“I was advised by a friend who works in the industry to create a Google Sheet consisting of all the places I’d applied,” he says. “Not only did this spreadsheet include information on the company, location and specific job but it also kept track of the date I submitted my application along with whether or not I’d followed up in 7-10 business days. This allowed me to stay organized throughout my job hunt and was especially helpful.”
While Fargo is far from DeVine’s roots in Santa Barbara, CA, it’s much closer than Tallahassee was to SoCal.
“My father, mother and sister still live back home in Santa Barbara while my grandparents live nearby in Los Angeles. For this reason, I hope to eventually work in a major city in California. Moving to Fargo is still quite far—two flights away at the minimum—yet I still remain confident that I can thrive while living away from home.
“When I chose to attend FSU, I sought a college experience in a location completely different culturally than where I grew up. This has allowed me to feel comfortable in a distant environment.”
DeVine joined STAA last year after applying for the Jim Nantz Award. “After placing in the Top 20, I was immediately connected with many of the applicants and honorees. Through this experience, I began to realize STAA’s noteworthy network of broadcasters.
“I would’ve never come across the [Fargo] job opening if it weren’t for being an STAA Member!”
(April 25, 2019) Age is often a detriment in the sports broadcasting job market. For Leroy Kleimola, 36, his age might have helped him land his first opportunity. An STAA member, Kleimola is joining Miller Media Group in Taylorville, IL as a news reporter and play-by-play broadcaster.
“I studied news at Western Kentucky University, so this was something that I knew I could do,” says Kleimola. But being able to do high school play-by-play to better my craft is what really sold the deal for me.”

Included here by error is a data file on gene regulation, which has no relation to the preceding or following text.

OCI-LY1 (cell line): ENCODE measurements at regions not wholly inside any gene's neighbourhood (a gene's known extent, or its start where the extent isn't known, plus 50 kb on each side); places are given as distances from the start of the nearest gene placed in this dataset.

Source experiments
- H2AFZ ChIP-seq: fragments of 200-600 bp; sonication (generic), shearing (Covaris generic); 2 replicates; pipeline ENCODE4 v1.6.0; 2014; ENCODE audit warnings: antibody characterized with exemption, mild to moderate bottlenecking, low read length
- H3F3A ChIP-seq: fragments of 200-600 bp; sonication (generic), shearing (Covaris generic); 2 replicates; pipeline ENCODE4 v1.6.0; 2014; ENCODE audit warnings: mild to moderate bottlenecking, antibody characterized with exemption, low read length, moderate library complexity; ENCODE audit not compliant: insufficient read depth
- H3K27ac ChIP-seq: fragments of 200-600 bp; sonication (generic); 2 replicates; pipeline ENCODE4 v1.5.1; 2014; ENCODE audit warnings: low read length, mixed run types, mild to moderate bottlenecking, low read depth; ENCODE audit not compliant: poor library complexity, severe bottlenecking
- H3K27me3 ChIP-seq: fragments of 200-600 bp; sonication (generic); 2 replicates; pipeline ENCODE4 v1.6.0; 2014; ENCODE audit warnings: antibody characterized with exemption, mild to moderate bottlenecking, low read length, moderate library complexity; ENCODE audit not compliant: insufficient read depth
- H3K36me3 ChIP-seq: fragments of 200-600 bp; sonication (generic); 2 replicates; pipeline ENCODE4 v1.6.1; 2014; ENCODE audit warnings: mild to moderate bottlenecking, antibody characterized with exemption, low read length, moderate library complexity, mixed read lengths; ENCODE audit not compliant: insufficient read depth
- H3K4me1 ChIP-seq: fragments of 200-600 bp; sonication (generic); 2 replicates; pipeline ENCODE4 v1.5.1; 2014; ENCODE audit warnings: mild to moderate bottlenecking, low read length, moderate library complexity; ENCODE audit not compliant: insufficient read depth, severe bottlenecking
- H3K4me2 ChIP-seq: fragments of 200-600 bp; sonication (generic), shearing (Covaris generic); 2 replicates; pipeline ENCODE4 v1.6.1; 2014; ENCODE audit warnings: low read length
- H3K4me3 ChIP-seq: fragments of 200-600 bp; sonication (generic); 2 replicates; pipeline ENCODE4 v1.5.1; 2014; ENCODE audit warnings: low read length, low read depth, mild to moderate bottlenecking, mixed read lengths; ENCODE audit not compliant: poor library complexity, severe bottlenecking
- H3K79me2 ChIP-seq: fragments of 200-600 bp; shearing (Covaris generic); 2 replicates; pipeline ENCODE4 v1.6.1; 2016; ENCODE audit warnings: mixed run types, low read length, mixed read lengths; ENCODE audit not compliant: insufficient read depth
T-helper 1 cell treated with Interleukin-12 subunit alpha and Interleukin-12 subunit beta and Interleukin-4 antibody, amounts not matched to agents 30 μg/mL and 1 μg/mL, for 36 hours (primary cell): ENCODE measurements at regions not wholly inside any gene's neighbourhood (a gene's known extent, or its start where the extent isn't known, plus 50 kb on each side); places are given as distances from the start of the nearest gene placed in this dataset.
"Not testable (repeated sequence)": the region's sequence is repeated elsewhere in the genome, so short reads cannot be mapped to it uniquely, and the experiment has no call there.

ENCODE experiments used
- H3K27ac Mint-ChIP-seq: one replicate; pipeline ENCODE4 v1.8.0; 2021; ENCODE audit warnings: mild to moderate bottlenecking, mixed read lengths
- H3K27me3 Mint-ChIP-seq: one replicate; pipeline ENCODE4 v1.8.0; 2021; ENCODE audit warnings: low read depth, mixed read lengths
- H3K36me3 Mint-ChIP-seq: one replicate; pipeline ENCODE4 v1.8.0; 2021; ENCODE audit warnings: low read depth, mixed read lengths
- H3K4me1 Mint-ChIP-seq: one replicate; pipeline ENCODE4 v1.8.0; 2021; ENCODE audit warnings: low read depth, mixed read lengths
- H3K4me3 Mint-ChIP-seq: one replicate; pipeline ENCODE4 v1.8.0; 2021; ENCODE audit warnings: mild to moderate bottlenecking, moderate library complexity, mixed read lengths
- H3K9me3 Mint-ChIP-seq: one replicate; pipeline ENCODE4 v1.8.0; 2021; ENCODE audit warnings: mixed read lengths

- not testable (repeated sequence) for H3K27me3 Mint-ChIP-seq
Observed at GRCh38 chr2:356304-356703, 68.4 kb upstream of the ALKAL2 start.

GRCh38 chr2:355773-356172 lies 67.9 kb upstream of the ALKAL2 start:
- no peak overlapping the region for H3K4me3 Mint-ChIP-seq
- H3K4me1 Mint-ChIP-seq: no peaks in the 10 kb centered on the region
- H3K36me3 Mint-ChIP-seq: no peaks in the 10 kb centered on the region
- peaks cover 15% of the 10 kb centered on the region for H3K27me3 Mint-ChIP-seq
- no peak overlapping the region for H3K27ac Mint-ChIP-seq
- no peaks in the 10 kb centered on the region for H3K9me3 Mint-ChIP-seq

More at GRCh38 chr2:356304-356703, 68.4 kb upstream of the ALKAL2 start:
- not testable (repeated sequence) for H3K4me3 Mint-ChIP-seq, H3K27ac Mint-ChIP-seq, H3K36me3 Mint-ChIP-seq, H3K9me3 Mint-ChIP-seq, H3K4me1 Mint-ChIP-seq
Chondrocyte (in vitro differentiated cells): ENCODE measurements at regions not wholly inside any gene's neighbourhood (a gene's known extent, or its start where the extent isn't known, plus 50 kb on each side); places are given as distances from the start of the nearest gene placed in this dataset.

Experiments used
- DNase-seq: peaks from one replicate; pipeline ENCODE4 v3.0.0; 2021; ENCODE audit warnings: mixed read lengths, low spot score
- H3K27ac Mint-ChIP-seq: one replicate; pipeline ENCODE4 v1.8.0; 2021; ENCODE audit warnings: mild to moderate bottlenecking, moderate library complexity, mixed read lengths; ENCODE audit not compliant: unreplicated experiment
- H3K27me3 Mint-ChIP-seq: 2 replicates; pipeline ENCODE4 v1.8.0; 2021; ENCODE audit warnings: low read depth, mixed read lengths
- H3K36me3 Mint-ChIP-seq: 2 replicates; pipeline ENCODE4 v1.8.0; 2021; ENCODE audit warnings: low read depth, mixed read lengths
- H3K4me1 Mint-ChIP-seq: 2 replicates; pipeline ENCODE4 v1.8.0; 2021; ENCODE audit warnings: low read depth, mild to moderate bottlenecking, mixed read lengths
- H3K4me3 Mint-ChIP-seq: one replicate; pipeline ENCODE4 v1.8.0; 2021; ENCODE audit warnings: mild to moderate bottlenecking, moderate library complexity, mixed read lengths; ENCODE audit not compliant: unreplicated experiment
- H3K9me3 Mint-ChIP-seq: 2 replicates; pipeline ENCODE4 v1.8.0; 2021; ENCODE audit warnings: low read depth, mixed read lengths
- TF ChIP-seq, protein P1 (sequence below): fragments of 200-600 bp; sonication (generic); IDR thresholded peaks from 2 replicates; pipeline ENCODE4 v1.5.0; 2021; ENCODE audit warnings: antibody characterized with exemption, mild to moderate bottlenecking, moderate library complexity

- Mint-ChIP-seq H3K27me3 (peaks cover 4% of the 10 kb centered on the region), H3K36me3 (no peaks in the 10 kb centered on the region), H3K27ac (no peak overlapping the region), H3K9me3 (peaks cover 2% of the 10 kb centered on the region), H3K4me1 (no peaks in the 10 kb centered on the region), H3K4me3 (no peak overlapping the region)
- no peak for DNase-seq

Miller Media Group owns five stations in the market; Kleimola will be doing news and play-by-play mostly for WTIM and WRAN. He landed the job after interviewing with MMG General Manager Kami Payne for another position that ended up going to someone else.
“Since she had already done all her interviews with me for the original job, this one went a whole lot smoother and in about two weeks was offered the position,” Kleimola recalls.
Kleimola’s biggest challenge in the sportscasting job market has been being a 36 year-old “rookie” with minimal tape. “Trying to sell myself has always been an issue,” he says. “I can interview well, but struggle to get my resume looked at. In 2019 I think a lot of it is how we brand ourselves and finding out what our employers are looking for.”
Kleimola used his age and family to help sell himself to Payne. “Since I am former military I have moved my family around quite a bit,” he says. “I had told my family (four children, ages 13 years to 4 months) that I would find a place to settle down for a while. I really think letting [Kami Payne] know that I had no intention to bounce after a year really sold it well.”
The majority of Kleimola’s broadcasting experience came at the student station at Western Kentucky University. He graduated last year. In addition to the work he did on campus, he has broadcast high school play-by-play, been a camera operation for minor league baseball’s Bowling Green Hot Rods and run the board for a local radio station.
Kleimola joined STAA last year after being referred by WKU women’s basketball voice and fellow STAA member Brett Williams.
“The only hesitation I had about joining was if it was worth it, and it has been,” Kleimola grins. “I joined STAA for the job market tips and for the leads. Now I love STAA because it helps me improve my play-by-play and keeps me tied to a network of professional broadcasters who’s only mission is to help themselves and others improve.”